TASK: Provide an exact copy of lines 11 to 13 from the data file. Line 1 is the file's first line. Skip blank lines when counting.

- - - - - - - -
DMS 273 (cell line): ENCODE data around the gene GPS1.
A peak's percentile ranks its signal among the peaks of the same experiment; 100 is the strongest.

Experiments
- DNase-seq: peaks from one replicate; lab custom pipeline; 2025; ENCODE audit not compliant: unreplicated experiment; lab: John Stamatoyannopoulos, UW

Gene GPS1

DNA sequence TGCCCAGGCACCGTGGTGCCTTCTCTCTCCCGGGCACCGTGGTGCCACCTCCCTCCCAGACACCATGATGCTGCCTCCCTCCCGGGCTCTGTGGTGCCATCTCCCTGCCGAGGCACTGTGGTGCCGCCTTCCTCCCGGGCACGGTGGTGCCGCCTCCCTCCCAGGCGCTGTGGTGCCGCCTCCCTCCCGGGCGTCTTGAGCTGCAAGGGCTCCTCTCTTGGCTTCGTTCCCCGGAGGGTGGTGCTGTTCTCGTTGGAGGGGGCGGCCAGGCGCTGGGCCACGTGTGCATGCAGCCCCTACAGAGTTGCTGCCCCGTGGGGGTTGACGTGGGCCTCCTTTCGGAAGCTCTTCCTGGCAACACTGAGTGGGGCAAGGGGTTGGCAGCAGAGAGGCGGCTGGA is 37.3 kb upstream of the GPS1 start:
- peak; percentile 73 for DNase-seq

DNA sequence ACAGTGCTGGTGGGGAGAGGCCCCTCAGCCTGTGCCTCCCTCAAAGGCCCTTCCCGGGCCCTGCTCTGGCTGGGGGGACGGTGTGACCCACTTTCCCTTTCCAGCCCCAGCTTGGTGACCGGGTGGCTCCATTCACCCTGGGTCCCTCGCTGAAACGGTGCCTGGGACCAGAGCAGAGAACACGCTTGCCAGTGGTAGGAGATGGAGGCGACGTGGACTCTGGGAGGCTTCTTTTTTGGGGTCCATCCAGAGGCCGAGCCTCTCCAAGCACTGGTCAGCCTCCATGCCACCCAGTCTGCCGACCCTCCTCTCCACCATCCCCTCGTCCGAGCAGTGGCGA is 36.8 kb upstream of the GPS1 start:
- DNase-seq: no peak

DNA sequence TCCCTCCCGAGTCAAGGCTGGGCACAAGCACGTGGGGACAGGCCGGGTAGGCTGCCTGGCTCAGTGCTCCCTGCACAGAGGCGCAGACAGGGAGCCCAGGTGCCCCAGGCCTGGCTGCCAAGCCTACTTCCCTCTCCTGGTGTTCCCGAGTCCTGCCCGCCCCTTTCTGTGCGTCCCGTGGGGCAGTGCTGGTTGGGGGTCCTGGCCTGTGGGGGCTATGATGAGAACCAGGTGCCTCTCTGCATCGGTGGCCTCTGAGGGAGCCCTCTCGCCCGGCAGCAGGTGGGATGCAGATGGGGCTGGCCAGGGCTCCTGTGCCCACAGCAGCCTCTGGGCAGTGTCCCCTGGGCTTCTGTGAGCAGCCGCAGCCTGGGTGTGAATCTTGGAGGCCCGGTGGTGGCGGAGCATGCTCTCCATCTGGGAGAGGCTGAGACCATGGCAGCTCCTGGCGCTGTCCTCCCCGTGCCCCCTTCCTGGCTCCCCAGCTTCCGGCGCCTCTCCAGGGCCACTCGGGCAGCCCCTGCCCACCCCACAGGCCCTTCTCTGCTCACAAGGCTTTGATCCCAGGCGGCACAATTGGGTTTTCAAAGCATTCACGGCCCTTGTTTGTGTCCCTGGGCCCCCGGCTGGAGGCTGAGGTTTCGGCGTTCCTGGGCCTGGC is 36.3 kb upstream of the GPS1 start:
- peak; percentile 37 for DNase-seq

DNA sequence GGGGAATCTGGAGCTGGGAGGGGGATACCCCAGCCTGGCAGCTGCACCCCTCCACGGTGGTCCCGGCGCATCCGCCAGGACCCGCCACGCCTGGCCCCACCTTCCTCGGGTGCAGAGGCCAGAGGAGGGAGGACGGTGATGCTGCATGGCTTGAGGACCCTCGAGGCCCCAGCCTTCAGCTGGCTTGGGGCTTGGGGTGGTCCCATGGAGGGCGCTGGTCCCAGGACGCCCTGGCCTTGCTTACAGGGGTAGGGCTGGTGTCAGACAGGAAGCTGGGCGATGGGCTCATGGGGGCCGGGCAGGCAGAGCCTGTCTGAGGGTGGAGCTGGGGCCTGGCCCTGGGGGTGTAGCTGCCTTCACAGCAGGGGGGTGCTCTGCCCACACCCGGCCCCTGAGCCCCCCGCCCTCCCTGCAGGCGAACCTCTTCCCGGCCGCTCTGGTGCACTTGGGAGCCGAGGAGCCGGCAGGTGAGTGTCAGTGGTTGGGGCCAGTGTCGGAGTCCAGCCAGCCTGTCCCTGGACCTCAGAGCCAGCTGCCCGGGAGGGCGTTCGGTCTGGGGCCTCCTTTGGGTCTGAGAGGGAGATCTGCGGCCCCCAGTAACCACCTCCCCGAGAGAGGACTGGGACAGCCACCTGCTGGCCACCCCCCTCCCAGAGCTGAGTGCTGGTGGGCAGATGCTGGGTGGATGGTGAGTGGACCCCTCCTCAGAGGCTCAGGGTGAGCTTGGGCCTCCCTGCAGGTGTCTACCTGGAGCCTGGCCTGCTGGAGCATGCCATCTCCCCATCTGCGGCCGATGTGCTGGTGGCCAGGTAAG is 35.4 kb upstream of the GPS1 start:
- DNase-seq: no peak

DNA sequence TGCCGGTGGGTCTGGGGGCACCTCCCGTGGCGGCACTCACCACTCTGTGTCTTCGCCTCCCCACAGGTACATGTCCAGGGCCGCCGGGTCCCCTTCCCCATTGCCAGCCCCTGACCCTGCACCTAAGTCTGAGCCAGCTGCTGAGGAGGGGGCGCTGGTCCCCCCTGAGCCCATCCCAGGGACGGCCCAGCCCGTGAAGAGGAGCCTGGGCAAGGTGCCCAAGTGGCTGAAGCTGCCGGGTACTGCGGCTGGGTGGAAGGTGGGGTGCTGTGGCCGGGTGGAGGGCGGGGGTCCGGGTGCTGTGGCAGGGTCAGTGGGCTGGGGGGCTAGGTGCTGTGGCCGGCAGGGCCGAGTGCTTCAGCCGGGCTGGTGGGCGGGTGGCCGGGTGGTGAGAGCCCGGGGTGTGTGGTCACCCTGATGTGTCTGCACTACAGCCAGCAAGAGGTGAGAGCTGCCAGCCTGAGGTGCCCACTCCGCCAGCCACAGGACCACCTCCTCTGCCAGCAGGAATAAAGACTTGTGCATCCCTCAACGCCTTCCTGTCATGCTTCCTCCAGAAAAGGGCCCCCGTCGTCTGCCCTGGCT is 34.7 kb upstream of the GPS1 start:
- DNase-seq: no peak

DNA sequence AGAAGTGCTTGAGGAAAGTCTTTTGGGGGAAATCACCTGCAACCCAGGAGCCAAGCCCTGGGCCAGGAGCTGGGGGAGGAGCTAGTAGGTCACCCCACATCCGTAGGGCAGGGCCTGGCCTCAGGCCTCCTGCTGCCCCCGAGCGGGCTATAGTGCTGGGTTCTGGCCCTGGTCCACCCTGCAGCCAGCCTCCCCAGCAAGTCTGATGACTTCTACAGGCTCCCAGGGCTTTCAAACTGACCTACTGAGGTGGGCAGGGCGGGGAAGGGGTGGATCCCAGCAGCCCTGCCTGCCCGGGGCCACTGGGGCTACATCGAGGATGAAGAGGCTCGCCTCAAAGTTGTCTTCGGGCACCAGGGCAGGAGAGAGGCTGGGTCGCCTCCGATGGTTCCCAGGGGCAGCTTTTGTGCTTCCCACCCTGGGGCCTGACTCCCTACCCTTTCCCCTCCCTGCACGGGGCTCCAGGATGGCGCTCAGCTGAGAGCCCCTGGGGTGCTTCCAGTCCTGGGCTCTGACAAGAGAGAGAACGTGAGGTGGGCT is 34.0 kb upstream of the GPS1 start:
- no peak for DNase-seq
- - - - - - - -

- peak; percentile 37 for DNase-seq

DNA sequence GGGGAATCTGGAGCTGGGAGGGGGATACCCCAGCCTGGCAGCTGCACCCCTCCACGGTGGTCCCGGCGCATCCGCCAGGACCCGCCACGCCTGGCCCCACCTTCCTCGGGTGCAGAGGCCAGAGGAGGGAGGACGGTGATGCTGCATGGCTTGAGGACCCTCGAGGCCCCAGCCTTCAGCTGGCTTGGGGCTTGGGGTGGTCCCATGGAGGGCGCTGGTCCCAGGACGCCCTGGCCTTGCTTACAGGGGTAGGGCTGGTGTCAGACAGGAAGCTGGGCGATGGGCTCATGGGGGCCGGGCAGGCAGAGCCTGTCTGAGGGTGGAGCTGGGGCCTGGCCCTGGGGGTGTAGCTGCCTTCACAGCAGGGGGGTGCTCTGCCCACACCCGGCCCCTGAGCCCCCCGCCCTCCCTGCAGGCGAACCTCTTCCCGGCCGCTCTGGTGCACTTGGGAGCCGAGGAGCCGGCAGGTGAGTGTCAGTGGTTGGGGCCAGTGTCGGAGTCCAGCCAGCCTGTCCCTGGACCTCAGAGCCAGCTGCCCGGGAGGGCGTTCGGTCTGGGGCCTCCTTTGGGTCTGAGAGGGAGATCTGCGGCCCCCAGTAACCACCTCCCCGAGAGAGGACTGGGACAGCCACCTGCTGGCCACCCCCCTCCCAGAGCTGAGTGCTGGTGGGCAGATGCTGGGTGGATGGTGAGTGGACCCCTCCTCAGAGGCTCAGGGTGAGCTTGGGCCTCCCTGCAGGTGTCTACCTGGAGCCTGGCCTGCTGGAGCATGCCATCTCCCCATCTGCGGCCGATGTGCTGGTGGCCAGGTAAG is 35.4 kb upstream of the GPS1 start:
- DNase-seq: no peak